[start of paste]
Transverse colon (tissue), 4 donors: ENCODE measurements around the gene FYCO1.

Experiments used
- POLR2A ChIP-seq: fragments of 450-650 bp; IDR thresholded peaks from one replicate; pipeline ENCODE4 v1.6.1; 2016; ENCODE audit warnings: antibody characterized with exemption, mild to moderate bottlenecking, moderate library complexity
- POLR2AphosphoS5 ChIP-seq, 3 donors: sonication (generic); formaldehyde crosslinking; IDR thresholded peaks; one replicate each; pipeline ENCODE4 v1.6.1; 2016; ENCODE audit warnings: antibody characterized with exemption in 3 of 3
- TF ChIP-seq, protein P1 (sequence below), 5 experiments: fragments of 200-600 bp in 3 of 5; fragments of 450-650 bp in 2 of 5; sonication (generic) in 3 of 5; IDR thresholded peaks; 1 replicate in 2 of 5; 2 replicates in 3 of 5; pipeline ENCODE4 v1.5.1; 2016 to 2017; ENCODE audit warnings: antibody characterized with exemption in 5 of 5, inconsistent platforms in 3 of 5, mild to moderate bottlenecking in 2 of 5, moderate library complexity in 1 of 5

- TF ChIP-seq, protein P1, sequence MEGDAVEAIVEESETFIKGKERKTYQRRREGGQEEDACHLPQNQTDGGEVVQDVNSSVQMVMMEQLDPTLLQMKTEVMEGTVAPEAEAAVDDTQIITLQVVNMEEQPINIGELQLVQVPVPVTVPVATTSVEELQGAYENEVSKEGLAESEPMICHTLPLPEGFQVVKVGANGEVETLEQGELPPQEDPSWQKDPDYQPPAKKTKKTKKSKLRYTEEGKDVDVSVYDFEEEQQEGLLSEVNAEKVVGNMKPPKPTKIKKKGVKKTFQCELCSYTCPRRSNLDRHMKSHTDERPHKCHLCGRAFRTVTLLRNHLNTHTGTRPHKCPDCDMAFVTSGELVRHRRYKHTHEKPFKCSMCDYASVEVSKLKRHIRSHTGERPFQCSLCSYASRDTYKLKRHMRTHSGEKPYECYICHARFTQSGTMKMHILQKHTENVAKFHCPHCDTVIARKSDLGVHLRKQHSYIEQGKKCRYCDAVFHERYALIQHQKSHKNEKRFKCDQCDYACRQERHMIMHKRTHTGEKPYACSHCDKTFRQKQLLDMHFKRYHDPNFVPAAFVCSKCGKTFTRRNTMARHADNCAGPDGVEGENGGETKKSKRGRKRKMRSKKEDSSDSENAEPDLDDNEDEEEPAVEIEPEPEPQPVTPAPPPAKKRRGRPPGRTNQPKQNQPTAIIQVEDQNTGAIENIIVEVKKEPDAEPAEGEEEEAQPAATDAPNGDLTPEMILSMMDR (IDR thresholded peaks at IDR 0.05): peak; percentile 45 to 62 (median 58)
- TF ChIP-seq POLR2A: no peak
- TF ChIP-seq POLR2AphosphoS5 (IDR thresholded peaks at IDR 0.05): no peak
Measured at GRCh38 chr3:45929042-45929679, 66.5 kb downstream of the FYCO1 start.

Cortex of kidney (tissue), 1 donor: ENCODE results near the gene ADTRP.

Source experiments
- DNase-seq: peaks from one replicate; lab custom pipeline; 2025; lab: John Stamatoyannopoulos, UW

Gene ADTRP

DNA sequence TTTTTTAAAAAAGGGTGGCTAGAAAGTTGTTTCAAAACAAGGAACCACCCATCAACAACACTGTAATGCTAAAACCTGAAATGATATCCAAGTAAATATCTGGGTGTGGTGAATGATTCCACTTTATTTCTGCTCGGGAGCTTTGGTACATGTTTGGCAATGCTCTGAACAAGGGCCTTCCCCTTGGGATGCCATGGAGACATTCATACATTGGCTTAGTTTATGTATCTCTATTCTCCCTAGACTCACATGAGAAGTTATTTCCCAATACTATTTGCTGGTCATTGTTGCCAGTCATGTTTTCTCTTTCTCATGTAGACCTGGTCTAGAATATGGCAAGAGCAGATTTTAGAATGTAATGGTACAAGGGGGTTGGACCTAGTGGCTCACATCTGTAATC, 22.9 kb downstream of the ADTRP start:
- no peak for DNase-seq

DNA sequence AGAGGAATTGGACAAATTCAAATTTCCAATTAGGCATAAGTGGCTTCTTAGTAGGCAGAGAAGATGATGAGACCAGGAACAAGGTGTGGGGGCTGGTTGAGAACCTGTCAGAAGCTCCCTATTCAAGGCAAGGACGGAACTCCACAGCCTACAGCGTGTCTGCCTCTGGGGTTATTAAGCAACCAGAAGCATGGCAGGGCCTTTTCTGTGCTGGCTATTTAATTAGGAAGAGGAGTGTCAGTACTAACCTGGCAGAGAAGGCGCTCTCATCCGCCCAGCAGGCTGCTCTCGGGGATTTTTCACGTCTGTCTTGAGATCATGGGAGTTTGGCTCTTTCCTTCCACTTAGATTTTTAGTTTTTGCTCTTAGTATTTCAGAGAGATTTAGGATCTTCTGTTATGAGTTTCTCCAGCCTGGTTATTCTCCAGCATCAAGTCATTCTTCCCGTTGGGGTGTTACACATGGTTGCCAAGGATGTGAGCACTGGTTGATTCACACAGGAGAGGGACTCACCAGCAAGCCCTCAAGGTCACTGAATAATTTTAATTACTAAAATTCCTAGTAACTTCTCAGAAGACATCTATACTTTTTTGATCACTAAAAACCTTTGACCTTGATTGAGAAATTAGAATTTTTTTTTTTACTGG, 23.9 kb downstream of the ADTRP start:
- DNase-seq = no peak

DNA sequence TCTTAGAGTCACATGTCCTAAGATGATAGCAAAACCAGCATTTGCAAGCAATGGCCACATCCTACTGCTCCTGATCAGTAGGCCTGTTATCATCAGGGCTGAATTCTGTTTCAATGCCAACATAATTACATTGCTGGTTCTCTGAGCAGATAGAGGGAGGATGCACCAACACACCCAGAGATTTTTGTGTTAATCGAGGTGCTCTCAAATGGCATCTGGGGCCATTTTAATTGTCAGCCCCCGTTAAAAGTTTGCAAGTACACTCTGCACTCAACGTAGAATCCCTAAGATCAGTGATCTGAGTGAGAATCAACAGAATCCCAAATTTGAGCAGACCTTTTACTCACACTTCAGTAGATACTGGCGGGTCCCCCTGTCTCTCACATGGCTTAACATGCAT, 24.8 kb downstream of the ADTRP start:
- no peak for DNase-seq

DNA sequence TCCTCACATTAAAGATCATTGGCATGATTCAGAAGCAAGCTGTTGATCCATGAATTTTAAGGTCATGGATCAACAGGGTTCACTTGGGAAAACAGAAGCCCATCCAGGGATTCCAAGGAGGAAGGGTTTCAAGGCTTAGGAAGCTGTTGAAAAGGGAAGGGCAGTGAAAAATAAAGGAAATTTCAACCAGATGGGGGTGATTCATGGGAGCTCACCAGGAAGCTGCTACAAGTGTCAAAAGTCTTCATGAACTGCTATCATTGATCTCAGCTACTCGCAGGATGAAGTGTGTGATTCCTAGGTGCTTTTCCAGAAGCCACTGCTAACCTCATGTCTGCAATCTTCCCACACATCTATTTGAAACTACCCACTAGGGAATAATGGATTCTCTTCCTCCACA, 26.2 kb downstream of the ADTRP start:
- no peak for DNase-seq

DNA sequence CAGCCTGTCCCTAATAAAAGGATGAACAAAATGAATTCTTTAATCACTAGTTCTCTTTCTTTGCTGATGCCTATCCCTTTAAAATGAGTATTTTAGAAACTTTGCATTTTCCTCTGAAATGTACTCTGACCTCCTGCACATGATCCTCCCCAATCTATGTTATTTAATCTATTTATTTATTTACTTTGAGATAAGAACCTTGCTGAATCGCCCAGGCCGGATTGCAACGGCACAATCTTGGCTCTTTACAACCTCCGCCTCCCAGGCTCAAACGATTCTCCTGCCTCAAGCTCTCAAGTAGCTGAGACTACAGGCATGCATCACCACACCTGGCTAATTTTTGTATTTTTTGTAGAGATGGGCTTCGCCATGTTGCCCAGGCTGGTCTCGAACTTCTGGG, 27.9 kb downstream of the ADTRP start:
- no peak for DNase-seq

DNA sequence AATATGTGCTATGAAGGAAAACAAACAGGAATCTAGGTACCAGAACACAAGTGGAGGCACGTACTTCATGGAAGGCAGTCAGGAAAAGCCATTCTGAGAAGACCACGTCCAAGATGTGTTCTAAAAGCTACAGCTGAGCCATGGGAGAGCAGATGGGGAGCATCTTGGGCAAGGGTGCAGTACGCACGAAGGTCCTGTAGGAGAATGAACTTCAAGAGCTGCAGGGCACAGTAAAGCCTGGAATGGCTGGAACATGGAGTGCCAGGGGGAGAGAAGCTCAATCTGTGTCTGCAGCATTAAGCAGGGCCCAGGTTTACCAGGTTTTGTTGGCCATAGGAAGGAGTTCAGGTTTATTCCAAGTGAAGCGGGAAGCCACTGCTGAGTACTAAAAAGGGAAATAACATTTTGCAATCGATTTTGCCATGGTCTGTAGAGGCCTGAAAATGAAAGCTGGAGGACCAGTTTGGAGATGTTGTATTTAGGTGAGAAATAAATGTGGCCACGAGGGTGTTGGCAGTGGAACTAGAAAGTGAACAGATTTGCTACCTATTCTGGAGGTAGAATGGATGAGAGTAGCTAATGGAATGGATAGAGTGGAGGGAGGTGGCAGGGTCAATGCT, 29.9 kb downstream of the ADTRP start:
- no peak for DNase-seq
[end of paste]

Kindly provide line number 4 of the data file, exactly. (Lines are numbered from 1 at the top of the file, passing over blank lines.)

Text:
- POLR2AphosphoS5 ChIP-seq, 3 donors: sonication (generic); formaldehyde crosslinking; IDR thresholded peaks; one replicate each; pipeline ENCODE4 v1.6.1; 2016; ENCODE audit warnings: antibody characterized with exemption in 3 of 3